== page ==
Delic was a commander of the Yugoslav Army's Pristina corps prior to the outbreak of fighting in Kosovo in 1999.
Biserko adds that "dozens of men" have announced on various Internet forums that they had received the notices and that the reaction to them has been very negative.
"It is interesting that many young people have discussed the [Defense Department's explanation] and said that they are against war and that they are not interested in participating -- which is a good reaction, good that after all the propaganda, young people are reacting with such an attitude," Biserko says.
The reactions to the call-up notices on the Internet have indeed been lively and negative.
"I served in the army," one commenter writes. "I took part in war, but I don't even want to be in the reserves anymore. I'd like to meet the hero who is going to punish me. I served in the army in Kosovo and returned after five years to fight against the KLA. I've had enough. No one's crazy enough anymore to go and die so that someone else can give or trade territory away."
"When I see [business tycoon Miroslav] Miskovic's son in uniform with a rifle on his shoulder, then I'll go, even if I have to die," writes another. "Otherwise, don't even think about calling me."
Other commenters eagerly take up that theme, with one urging the government to "send your party colleagues and your own children to war."
Other commentators note that the memories and disillusionment from Serbia's past military adventurism remain painful.
"A duty is a duty," one writes. "Even in democratic countries, there are reserve forces and an obligation to serve in them. What's the problem here? The biggest honor is to serve your country. My brother had that honor, and he didn't return. Millions were chanting slogans, but a great majority was just holding nighttime vigils in their villages, in their yards."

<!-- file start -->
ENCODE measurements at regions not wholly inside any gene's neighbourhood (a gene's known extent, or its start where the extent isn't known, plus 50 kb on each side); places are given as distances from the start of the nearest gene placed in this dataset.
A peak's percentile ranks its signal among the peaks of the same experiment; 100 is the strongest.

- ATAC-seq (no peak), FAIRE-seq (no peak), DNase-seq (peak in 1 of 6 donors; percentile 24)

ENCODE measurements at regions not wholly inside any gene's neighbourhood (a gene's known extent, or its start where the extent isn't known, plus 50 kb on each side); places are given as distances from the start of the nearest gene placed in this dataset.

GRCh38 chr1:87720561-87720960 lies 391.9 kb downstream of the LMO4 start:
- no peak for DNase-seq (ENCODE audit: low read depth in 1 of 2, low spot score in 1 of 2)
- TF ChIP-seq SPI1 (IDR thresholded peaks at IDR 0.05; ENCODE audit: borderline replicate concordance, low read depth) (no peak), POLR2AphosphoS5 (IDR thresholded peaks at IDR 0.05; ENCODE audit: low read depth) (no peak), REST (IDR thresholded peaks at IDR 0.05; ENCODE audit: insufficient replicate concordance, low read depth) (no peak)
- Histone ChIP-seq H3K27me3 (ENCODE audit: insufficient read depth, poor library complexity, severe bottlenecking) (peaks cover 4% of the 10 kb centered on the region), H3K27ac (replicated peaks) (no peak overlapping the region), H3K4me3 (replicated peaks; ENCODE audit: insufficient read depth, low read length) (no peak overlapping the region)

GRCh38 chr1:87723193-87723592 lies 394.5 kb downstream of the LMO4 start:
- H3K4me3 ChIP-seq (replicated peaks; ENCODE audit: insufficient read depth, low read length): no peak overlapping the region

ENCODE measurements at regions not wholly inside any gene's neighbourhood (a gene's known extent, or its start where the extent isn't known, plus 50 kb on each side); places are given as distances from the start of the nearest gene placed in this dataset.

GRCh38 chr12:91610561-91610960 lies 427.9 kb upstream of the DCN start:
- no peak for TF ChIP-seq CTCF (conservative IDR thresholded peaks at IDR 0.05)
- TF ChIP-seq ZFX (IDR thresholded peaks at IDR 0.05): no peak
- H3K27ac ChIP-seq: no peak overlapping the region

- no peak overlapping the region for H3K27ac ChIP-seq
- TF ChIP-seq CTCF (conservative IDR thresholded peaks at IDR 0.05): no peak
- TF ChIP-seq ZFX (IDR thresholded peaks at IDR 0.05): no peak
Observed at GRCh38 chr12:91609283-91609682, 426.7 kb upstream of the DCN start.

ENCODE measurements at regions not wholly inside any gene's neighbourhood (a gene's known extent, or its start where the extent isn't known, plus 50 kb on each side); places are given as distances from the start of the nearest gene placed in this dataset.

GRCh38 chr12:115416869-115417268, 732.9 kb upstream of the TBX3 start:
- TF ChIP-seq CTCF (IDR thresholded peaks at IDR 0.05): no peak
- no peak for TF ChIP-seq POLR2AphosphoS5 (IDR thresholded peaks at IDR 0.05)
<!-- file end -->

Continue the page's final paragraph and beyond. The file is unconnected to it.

During the fighting in Kosovo in 1999, as well as during the earlier Balkans conflicts, there was already a high level of fatigue among the Serbian public, leading to fairly strong antiwar movements and to significant levels of draft dodging.
Nonetheless, sociologist Ljubisa Rajic of Belgrade University senses a changing mood in the country's reaction to the Defense Ministry notices.
"Things have changed a lot among the rural population, which previously willingly sent its sons into the military," Rajic says. "It has also changed a lot in cities, because parents are reluctant to tell their sons to heed the military call-up -- although I cannot cite any empirical research because I haven't seen any."
Rajic says there's another element. "Fathers and older brothers returned from the wars of the 1990s thoroughly embittered with what took place and many felt they had been abused," she says. "Young men in urban areas don't have a sense that the army is something that is important for them. I don't think such an atmosphere exists anymore, apart from some clerico-fascist or neo-Nazi circles."
Rajic adds that some radical parties continue to espouse military rhetoric, but that the public increasingly sees their calls as hypocritical because party leaders do not serve in the military themselves.
RFE/RL correspondent Robert Coalson and RFE/RL Balkans Service correspondent Nedim Dervisbegovic contributed to this story from Prague